Tuesday, July 5, 2016

Adventures in Urban Hiking

In a recent post, I mentioned that I've been exploring outdoor activities other than biking this spring and summer. While I enjoy riding a bicycle and I don't think anything can quite replace it when combining reliable, self-propelled transportation and speed, there are times when it's nice to try other activities.

Additionally, I'm still attempting to figure out the boundaries for my body and its injuries. While some things are obviously off the list in my mind, others seem to be more of a gray area, and these are the activities that I can undertake -- as long as I don't attempt too much at once (which isn't always as easy as it sounds).

One of these activities I have begun to call "urban hiking." Now, I know what some people are going to say... isn't that just walking? My response is both yes and no. In the sense that we can call hiking "just walking" as well. If one lives here in Colorado though, hiking is generally reserved for those who attempt the many 14ers (the term for mountain peaks that reach over 14,000 feet in elevation), but I grew up in California and we used to hike regularly and it wasn't nearly as strenuous as the elevation gain here.

Of course, one doesn't have to summit a 14er in order to call him or herself a hiker. That would be ridiculous as there are innumerable lower elevation trails, fire roads, and so on and I would still term these walking activities as hiking.
I would call this walking the dog if it was a short distance, only through residential neighborhoods, and I wasn't carrying a load on my back.
The criteria in my mind that has differentiated urban hiking from the act of simply taking a walk are the following:
* I (and sometimes the dog too) carry a backpack that contains hydration, snacks for the dog and sometimes the human too, poop bags, a towel, phone, extra leashes (if you've ever had a leash break while out, you'll understand this one), and any other necessities that we may require for our travels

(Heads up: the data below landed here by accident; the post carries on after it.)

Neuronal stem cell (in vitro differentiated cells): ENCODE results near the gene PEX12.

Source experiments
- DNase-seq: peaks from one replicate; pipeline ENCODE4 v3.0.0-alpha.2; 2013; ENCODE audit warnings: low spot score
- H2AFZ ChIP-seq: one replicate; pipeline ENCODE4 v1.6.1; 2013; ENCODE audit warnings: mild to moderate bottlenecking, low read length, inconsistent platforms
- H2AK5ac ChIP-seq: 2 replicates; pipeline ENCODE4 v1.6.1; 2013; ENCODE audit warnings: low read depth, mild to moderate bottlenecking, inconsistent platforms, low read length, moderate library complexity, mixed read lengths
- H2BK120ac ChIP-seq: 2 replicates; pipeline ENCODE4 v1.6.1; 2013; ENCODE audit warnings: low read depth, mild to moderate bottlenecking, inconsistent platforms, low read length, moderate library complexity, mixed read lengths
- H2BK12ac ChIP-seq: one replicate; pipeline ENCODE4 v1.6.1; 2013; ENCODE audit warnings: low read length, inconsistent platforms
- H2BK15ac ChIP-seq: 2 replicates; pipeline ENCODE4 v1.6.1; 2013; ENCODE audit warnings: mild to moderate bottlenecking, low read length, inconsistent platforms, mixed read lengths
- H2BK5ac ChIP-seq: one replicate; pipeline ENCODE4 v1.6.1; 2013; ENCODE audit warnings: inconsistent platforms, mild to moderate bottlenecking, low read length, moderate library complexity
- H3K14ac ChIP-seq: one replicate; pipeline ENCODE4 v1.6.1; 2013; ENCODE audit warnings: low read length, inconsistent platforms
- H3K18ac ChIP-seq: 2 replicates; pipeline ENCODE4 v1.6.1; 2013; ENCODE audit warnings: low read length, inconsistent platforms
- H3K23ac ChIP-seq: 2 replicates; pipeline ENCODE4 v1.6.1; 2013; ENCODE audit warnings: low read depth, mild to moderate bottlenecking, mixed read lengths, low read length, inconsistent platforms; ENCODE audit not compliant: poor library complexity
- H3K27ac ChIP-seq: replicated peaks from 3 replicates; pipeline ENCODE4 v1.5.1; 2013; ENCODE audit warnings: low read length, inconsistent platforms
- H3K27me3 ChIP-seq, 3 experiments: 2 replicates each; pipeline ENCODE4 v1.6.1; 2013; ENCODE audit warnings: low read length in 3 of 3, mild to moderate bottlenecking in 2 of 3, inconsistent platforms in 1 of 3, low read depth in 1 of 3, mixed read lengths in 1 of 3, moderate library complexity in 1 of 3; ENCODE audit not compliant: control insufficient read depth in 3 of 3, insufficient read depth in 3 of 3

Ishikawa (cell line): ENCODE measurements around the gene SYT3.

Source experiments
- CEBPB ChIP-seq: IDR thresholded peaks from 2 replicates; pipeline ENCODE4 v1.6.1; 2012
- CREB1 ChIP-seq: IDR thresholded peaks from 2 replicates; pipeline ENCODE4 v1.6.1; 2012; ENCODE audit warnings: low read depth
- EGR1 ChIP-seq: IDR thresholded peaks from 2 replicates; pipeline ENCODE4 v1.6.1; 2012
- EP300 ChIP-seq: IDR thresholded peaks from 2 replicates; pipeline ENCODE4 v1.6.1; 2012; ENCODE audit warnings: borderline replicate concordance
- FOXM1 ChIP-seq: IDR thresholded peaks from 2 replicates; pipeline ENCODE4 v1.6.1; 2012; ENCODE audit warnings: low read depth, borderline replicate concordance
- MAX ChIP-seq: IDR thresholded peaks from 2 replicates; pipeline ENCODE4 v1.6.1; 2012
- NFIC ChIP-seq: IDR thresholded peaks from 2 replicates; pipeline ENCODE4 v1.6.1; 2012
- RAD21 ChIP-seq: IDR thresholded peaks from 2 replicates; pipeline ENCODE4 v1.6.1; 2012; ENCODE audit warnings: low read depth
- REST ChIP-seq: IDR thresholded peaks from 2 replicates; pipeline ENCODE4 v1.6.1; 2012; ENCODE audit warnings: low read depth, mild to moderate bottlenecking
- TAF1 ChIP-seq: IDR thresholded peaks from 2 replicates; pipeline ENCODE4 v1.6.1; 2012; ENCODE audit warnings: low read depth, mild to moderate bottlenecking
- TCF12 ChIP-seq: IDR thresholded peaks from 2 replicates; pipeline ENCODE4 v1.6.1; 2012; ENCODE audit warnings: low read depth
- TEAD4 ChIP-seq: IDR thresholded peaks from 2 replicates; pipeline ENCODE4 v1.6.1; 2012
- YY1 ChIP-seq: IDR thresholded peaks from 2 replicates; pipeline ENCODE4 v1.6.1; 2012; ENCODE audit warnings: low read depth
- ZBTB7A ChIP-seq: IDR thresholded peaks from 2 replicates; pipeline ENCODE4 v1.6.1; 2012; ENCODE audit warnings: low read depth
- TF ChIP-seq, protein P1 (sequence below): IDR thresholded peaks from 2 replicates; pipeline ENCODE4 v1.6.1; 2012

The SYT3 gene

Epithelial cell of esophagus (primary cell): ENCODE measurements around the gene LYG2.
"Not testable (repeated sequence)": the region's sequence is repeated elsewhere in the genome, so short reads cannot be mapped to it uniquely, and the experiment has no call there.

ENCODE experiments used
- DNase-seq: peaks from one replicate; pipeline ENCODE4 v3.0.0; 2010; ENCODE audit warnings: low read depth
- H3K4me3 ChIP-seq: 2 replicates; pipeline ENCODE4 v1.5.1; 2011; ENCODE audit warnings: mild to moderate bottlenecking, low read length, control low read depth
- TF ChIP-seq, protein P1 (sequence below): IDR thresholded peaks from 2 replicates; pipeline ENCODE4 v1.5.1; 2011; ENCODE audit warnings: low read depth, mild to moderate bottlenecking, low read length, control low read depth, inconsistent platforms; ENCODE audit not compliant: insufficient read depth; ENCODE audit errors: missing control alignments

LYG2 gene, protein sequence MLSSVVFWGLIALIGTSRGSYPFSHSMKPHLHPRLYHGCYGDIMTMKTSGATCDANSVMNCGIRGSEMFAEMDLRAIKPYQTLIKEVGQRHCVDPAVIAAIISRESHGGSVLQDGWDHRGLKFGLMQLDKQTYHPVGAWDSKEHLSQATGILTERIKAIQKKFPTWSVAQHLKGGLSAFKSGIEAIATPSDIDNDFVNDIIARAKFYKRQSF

* The distance must be greater than a usual just-walking-the-dog walk, which for me is currently falling between 5-7+ miles
* The hike transitions through at least three different types of areas (residential, commercial/retail, industrial, greenspace/trails, etc) and has me (or us) walking on at least two different kinds of surfaces (pavement, cement, dirt, rocks, gravel, grass, etc)
* There is at least one strenuous portion of the hike (such as a steep hill)

After hiking (For real hiking - you know, with forest-y stuff, mountains, critters and such) just recently with a friend and our dogs, I realize that the muscles used are a little different (Okay, very different, as my calves will attest) when it comes to regular hiking and urban hiking, but I also think there are some similarities - enough so that I have decided that urban hiking is an actual "thing."
On this particular day, the two of us set out for the post office. I had an item to drop in the mail (returning a pair of bib shorts for riding actually, that just didn't work out) and I figured we could make an urban hike out of it, even though the post office is only about 2 miles from home.
On our way to drop off the package, we continued through a slightly more industrial part of town. I'm always fascinated both by how close these areas are to residential portions of the city and by how much the feel changes as we move from one area to the next.